Entry and competition in generic biologics

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2007-06-01

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Abstract

Patents for several blockbuster biological products are expected to expire soon. The Food and Drug Administration is examining whether biologies can and should be treated like pharmaceuticals with regard to generics. In contrast with pharmaceuticals, which are manufactured through chemical synthesis, biologies are manufactured through fermentation, a process that is more variable and costly. Regulators might require extensive clinical testing of generic biologies to demonstrate equivalence to the branded product. The focus of the debate on generic biologies has been on legal and health concerns, but there are important economic implications. We combine a theoretical model of generic biologies with regression estimates from generic pharmaceuticals to estimate market entry and prices in the generic biologic market. We find that generic biologies will have high fixed costs from clinical testing and from manufacturing, so there will be less entry than would be expected for generic pharmaceuticals. With fewer generic competitors, generic biologies will be relatively close in price to branded biologies. Policy makers should be prudent in estimating financial benefits of generic biologies for consumers and payers. We also examine possible government strategies to promote generic competition. Copyright © 2007 John Wiley & Sons, Ltd.

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10.1002/mde.1352

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Grabowski, HG, DB Ridley and KA Schulman (2007). Entry and competition in generic biologics. Managerial and Decision Economics, 28(4-5). pp. 439–451. 10.1002/mde.1352 Retrieved from https://hdl.handle.net/10161/6616.

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Scholars@Duke

Grabowski

Henry G. Grabowski

Professor Emeritus of Economics

Professor Grabowski specializes in the investigation of economics in the pharmaceutical industry, government regulation of business, and the economics of innovation. His specific interests within these fields include intellectual property and generic competition issues, the effects of government policy actions, and the costs and returns to pharmaceutical R&D. He has over one hundred peer reviewed articles analyzing the economics of pharmaceuticals and also several books and monograph publications. Professor Grabowski has testified several times before Congress on the issues of FDA regulation, health care reform, drug innovation and generic competition and vaccine policies. He has received numerous awards and professional recognition including a special issue of essays published in his honor in 2011 in the International Journal of the Economics of Business. He also has served as an advisor to various government and business organizations, including the National Academy of Sciences, the Institute of Medicine, the Office of Technology Assessment, the Federal Trade Commission, and the General Accounting Office. The US Congress has recognized the significant role that a paper he published with Duke colleagues David Ridley and Jeff Moe had in the passage of legislation that incentivized development of new therapies for neglected diseases through the creation of priority review vouchers.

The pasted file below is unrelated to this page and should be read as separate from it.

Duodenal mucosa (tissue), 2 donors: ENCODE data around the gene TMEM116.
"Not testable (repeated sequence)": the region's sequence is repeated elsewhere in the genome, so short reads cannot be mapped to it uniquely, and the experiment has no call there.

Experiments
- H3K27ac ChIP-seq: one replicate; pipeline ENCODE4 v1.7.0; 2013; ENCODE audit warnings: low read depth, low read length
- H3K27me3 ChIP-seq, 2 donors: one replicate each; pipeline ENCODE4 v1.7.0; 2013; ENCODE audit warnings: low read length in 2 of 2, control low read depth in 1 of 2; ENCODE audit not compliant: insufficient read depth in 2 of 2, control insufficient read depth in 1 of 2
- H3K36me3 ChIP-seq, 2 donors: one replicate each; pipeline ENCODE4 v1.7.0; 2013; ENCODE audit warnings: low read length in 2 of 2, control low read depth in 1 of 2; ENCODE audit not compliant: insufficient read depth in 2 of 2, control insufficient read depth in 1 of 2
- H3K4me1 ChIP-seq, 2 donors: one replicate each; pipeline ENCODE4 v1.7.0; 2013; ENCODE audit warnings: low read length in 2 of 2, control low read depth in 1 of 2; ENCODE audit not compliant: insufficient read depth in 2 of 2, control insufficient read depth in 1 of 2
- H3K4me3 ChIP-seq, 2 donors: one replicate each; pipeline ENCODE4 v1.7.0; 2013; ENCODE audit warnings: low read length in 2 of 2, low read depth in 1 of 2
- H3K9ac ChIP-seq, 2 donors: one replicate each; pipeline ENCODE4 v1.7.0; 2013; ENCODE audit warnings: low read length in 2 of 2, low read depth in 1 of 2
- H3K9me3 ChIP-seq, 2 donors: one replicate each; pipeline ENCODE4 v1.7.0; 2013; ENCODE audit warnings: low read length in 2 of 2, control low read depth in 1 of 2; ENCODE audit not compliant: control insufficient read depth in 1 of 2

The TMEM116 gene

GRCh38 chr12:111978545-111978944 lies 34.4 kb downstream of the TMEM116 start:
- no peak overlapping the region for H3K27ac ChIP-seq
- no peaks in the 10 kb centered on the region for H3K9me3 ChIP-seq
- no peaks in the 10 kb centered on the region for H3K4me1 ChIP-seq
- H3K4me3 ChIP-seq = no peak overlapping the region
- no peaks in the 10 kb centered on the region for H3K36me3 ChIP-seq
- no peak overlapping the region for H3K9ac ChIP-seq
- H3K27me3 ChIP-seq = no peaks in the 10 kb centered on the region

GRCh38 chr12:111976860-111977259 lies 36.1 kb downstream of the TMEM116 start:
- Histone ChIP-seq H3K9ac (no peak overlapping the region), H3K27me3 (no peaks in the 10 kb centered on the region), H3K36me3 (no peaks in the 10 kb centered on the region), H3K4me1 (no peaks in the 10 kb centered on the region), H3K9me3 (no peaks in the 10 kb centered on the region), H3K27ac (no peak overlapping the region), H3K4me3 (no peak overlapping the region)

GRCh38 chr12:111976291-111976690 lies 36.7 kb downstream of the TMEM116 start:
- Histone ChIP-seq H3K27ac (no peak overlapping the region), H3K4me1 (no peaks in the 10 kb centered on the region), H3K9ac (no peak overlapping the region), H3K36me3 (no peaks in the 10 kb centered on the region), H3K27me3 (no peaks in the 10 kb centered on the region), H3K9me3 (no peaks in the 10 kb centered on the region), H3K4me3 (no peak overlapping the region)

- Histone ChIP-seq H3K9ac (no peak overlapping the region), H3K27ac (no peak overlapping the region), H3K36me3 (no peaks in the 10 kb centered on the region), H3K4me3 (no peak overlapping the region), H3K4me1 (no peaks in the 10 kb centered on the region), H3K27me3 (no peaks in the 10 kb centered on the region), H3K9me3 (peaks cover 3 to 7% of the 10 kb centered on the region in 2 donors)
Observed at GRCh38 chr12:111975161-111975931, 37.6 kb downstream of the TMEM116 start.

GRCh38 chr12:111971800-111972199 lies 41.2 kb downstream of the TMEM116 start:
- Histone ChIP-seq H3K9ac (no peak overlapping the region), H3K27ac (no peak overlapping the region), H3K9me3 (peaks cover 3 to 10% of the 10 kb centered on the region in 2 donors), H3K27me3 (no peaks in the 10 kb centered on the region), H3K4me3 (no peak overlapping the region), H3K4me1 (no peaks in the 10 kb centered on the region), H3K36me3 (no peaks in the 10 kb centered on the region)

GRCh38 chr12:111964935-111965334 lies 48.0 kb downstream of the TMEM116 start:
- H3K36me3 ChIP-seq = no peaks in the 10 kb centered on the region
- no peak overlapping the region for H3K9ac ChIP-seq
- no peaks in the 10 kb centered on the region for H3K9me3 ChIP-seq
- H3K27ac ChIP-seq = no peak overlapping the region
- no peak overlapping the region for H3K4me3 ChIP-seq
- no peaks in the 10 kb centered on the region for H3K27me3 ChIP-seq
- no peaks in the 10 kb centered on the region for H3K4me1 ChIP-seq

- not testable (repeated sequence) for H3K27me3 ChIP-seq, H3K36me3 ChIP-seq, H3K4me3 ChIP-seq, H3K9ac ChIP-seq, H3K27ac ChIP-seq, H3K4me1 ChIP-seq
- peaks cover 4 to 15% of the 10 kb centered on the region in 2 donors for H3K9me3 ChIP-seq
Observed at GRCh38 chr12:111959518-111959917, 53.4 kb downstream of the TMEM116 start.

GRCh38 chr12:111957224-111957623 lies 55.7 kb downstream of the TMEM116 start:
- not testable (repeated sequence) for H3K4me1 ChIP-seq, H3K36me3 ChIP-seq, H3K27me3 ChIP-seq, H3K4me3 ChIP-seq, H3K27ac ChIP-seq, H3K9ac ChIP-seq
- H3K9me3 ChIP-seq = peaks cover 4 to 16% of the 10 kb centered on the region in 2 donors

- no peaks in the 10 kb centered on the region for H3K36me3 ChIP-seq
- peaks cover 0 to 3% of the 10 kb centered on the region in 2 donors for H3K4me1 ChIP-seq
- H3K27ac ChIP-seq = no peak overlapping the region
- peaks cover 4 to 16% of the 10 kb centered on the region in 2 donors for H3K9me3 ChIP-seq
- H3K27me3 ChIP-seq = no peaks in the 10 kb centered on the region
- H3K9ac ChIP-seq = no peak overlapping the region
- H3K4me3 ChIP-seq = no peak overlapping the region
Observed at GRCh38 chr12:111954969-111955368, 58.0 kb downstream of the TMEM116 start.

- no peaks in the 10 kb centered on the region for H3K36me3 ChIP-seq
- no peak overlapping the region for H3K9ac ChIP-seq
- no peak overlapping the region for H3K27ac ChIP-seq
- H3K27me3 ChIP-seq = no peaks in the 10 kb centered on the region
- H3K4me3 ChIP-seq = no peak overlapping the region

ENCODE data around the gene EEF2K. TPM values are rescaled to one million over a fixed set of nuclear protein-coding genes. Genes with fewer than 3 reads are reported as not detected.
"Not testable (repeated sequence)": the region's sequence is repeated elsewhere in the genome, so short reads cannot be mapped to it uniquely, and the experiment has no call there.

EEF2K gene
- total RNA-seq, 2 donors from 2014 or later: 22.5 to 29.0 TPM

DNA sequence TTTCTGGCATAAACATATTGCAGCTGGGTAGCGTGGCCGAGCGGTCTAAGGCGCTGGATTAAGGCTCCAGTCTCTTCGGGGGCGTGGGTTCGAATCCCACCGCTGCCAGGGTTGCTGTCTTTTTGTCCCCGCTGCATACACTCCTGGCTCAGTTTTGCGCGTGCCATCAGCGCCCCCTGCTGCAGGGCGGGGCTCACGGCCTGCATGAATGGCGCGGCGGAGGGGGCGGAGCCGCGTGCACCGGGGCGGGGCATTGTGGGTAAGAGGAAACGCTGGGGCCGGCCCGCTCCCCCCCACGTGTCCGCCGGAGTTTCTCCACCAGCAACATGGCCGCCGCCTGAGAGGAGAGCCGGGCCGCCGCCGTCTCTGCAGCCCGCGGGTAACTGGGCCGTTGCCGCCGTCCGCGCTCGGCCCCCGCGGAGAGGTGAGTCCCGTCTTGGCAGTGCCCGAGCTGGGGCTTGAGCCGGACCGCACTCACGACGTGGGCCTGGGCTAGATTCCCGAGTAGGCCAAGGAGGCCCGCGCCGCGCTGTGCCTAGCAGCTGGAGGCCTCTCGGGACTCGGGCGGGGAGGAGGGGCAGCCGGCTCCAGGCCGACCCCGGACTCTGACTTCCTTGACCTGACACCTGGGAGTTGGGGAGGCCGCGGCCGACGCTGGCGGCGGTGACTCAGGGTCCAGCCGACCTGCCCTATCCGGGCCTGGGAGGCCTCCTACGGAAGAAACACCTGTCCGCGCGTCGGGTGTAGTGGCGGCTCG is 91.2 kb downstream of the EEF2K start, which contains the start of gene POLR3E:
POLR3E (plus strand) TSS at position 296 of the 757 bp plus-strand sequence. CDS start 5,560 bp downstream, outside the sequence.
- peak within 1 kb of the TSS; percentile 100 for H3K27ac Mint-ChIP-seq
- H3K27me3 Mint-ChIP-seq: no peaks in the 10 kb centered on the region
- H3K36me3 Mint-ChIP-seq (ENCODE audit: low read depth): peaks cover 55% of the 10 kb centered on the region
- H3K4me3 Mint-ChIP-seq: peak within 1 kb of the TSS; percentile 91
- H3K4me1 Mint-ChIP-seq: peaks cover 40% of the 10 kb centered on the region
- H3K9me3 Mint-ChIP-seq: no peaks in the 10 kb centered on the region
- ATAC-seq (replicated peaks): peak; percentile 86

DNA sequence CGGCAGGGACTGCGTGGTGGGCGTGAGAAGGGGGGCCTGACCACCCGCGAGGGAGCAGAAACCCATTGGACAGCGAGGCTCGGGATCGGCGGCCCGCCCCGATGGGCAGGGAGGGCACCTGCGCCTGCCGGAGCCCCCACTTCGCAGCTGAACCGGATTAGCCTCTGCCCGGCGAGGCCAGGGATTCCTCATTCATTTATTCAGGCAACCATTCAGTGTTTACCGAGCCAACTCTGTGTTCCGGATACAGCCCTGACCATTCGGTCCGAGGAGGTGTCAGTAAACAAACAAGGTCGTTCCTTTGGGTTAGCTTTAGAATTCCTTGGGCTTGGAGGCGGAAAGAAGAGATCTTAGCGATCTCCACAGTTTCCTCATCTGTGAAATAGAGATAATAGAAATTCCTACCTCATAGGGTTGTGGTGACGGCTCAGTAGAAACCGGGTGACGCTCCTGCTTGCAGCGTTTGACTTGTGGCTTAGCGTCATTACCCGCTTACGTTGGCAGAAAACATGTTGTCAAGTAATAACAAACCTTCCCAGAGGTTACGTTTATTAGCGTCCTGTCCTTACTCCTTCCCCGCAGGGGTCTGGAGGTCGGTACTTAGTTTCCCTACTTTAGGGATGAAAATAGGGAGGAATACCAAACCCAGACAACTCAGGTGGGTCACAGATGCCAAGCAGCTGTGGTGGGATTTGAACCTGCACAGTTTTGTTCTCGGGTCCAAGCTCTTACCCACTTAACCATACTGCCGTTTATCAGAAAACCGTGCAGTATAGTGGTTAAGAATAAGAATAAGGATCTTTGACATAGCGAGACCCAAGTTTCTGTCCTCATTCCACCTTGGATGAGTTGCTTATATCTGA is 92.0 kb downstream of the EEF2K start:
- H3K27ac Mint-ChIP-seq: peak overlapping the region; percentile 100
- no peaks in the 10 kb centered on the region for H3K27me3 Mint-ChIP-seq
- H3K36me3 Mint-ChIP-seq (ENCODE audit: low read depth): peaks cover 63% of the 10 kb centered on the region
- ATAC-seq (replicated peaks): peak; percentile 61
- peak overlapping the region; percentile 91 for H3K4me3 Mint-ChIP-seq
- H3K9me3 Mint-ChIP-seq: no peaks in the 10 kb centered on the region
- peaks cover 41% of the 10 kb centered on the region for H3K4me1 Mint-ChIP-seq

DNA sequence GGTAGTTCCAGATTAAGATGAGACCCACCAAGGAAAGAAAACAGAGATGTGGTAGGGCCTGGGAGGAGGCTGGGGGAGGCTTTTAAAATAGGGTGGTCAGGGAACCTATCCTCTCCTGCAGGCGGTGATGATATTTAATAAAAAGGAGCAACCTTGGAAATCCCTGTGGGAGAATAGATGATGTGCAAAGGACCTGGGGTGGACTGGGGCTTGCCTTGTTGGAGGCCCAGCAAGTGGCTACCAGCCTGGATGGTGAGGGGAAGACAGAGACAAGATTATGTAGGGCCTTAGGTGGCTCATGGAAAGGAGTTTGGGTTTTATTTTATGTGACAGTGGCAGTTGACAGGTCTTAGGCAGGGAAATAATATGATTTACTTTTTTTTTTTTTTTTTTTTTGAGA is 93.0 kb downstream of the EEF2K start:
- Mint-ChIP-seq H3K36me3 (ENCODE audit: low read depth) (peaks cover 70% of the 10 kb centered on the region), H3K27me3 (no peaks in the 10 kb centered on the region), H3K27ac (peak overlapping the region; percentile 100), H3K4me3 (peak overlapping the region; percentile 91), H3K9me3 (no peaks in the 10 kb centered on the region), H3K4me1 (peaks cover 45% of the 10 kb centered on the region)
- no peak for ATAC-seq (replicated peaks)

Ridley

David Blaine Ridley

Professor of the Practice of Business Administration

David Ridley is a health economist and Dr. and Mrs. Frank A. Riddick, Jr. Research Fellow at Duke University's Fuqua School of Business. His research focuses on incentives for innovation and quality, as well as pricing. He is dedicated to creating and studying tools that improve health.

David was the lead author of two papers that became law. He and his colleagues proposed the Food and Drug Administration (FDA) priority review voucher program which became law in 2007. The vouchers provide incentives for drug development for neglected and rare diseases. The FDA has awarded more than 70 vouchers valued at about $100 million each. David and his colleagues also proposed the Environmental Protection Agency vector expedited review voucher program which became law in 2022.

David has served for more than a decade as the Faculty Director for the Center for Health Sector Management (HSM). HSM students comprise nearly 20 percent of Duke MBA graduates each year.


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